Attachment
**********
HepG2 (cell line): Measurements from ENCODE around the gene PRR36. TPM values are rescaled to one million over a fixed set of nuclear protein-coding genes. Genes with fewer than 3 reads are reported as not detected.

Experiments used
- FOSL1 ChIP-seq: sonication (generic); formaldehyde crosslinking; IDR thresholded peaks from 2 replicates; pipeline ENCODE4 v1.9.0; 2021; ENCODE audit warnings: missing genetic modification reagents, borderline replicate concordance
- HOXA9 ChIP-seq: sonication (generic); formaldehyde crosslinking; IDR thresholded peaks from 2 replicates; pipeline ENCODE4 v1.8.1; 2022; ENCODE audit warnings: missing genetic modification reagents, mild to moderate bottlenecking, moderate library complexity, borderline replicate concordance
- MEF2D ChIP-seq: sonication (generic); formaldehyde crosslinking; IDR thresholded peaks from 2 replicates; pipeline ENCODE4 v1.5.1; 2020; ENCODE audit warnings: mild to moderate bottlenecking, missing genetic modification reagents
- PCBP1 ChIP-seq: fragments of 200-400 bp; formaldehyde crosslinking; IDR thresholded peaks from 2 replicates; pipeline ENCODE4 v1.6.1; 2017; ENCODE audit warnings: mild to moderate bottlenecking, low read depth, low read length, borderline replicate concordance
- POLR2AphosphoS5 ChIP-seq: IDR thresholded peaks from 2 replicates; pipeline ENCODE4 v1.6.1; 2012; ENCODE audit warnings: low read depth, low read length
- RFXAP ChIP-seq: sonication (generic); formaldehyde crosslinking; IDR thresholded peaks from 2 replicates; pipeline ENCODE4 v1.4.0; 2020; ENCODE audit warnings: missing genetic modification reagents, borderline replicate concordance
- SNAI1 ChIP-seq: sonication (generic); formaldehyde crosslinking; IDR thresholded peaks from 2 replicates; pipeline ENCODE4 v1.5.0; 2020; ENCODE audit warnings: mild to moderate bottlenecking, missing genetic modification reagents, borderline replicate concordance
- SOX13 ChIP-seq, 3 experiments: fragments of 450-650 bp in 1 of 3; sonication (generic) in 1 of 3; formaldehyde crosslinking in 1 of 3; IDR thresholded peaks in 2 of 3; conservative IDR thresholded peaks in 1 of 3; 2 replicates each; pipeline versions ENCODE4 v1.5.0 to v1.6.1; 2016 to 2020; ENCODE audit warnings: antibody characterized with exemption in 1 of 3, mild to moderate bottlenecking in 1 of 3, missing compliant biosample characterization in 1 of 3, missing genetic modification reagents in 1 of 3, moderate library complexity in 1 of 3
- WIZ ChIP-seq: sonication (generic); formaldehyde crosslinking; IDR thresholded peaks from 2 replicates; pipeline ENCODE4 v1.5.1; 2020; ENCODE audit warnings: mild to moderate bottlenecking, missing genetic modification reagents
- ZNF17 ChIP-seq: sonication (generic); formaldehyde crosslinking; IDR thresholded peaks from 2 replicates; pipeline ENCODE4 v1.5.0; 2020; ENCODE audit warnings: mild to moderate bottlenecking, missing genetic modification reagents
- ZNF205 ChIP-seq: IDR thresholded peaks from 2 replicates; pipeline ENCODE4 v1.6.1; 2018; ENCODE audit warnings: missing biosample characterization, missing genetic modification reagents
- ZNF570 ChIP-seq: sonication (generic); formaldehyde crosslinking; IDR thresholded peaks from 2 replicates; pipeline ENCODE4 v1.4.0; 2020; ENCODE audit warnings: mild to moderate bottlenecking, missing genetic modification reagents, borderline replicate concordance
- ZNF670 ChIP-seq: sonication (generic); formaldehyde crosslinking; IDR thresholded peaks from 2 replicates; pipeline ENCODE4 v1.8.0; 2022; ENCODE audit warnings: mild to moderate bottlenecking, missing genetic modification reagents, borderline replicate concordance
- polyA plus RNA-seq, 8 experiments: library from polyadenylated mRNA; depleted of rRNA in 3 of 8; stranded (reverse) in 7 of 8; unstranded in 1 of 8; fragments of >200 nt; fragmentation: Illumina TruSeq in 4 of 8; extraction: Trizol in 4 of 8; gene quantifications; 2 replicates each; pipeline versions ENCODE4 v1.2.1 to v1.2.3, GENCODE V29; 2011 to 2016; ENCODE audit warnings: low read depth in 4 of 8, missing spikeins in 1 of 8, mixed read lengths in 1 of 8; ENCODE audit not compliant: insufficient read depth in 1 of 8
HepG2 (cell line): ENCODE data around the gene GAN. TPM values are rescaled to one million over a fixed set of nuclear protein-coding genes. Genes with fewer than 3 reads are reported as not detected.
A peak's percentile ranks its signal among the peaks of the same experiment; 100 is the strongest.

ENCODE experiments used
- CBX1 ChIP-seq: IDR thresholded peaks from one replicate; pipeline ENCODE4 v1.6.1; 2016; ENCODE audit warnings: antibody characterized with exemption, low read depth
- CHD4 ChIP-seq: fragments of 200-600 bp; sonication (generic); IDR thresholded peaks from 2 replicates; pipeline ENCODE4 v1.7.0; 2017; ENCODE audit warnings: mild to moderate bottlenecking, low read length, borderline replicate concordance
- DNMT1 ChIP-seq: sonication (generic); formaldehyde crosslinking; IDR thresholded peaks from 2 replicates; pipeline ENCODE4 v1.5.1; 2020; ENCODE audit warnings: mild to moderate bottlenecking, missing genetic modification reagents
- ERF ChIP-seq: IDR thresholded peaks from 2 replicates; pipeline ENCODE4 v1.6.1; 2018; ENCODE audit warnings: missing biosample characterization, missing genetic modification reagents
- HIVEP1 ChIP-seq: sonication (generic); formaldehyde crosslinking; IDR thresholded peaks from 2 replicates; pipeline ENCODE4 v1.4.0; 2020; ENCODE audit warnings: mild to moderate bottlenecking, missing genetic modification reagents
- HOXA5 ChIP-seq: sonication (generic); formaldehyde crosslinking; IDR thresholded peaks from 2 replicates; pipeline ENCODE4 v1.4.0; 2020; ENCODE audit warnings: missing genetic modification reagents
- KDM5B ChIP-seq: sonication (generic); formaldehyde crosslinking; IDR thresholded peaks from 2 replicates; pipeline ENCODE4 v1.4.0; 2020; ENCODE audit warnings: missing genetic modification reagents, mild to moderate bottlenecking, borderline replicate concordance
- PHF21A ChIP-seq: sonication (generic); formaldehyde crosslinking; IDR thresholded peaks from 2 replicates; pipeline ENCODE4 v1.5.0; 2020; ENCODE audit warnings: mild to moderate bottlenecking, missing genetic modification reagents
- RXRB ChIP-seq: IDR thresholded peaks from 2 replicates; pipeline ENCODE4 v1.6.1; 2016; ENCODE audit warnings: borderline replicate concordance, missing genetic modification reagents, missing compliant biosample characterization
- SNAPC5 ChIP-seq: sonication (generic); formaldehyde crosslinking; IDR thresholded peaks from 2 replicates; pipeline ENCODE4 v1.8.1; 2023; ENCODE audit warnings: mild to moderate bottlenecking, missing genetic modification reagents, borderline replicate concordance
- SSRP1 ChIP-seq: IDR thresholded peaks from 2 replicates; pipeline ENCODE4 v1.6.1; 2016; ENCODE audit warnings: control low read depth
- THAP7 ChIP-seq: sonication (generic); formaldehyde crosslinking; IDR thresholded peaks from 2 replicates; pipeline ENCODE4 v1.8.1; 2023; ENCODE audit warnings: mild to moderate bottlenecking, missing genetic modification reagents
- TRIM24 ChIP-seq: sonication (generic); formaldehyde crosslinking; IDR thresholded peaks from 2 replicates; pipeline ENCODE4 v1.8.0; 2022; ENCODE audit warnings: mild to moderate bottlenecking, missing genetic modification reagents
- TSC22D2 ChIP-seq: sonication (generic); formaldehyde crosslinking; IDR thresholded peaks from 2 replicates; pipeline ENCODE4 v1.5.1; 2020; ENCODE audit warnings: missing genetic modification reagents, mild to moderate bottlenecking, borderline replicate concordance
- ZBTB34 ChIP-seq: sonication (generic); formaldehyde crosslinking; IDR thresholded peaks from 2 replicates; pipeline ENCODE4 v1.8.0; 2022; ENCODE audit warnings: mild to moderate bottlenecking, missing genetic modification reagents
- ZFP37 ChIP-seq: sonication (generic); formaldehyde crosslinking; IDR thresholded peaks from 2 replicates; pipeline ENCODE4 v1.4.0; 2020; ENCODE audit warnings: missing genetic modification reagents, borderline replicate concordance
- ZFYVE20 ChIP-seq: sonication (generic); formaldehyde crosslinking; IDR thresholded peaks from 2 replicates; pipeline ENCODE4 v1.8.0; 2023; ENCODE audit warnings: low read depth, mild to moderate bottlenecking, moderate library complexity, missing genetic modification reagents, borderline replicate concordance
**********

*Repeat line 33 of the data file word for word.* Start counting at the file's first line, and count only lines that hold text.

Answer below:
- TSC22D2 ChIP-seq: sonication (generic); formaldehyde crosslinking; IDR thresholded peaks from 2 replicates; pipeline ENCODE4 v1.5.1; 2020; ENCODE audit warnings: missing genetic modification reagents, mild to moderate bottlenecking, borderline replicate concordance